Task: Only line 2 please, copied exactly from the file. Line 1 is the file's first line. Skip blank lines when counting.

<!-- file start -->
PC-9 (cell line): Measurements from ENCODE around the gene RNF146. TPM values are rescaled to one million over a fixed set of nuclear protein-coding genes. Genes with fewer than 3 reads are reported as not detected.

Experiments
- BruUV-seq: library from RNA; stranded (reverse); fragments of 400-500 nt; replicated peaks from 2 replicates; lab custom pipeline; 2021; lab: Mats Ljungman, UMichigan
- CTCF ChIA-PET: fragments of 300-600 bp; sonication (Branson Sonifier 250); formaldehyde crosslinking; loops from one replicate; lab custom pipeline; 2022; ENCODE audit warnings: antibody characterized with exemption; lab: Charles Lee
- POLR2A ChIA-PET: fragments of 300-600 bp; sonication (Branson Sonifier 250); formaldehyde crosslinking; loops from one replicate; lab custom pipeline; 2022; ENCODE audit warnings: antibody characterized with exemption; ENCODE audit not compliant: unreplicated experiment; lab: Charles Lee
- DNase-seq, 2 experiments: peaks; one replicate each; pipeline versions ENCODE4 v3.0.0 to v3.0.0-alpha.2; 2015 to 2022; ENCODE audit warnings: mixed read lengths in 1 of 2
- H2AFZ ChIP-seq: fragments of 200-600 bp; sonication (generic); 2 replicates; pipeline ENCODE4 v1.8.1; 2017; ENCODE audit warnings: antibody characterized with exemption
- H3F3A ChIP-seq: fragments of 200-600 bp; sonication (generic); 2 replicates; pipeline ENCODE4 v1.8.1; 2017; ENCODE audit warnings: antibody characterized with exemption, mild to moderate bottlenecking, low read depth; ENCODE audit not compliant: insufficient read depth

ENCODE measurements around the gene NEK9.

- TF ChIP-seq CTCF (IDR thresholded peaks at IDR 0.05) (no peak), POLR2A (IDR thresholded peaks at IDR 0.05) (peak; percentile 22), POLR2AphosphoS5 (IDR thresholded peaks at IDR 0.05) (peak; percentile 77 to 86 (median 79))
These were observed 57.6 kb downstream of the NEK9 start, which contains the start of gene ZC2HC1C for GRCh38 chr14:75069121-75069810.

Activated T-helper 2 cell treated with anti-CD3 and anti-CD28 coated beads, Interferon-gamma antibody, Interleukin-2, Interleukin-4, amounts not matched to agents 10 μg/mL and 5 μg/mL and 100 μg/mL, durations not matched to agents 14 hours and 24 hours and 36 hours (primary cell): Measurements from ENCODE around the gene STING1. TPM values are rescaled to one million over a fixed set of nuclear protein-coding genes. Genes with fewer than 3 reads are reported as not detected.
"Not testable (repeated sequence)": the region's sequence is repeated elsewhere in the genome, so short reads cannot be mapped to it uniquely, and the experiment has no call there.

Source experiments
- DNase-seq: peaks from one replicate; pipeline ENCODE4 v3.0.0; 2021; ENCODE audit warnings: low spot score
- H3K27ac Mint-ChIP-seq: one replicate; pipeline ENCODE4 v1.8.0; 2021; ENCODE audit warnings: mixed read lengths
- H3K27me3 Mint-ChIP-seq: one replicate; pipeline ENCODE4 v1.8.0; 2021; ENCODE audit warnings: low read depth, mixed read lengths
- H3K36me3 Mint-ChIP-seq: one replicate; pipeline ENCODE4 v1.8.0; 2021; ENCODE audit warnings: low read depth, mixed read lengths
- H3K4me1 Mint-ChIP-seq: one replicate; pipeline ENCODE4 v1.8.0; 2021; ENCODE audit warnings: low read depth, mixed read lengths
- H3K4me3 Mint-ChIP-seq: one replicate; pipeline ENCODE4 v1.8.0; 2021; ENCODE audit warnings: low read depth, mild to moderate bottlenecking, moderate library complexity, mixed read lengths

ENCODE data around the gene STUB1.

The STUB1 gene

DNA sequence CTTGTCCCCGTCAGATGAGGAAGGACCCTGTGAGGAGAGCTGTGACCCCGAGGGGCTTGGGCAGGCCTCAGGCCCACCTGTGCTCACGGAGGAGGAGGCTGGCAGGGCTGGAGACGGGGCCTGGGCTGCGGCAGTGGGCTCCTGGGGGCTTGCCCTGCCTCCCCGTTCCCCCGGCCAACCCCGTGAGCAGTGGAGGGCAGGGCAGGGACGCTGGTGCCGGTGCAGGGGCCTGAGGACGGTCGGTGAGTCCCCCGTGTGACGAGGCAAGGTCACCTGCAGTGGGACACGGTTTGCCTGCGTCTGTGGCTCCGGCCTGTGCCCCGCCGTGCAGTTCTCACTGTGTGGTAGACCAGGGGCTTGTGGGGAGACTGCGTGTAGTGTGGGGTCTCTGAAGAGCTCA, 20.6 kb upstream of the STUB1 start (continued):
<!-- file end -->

Experiments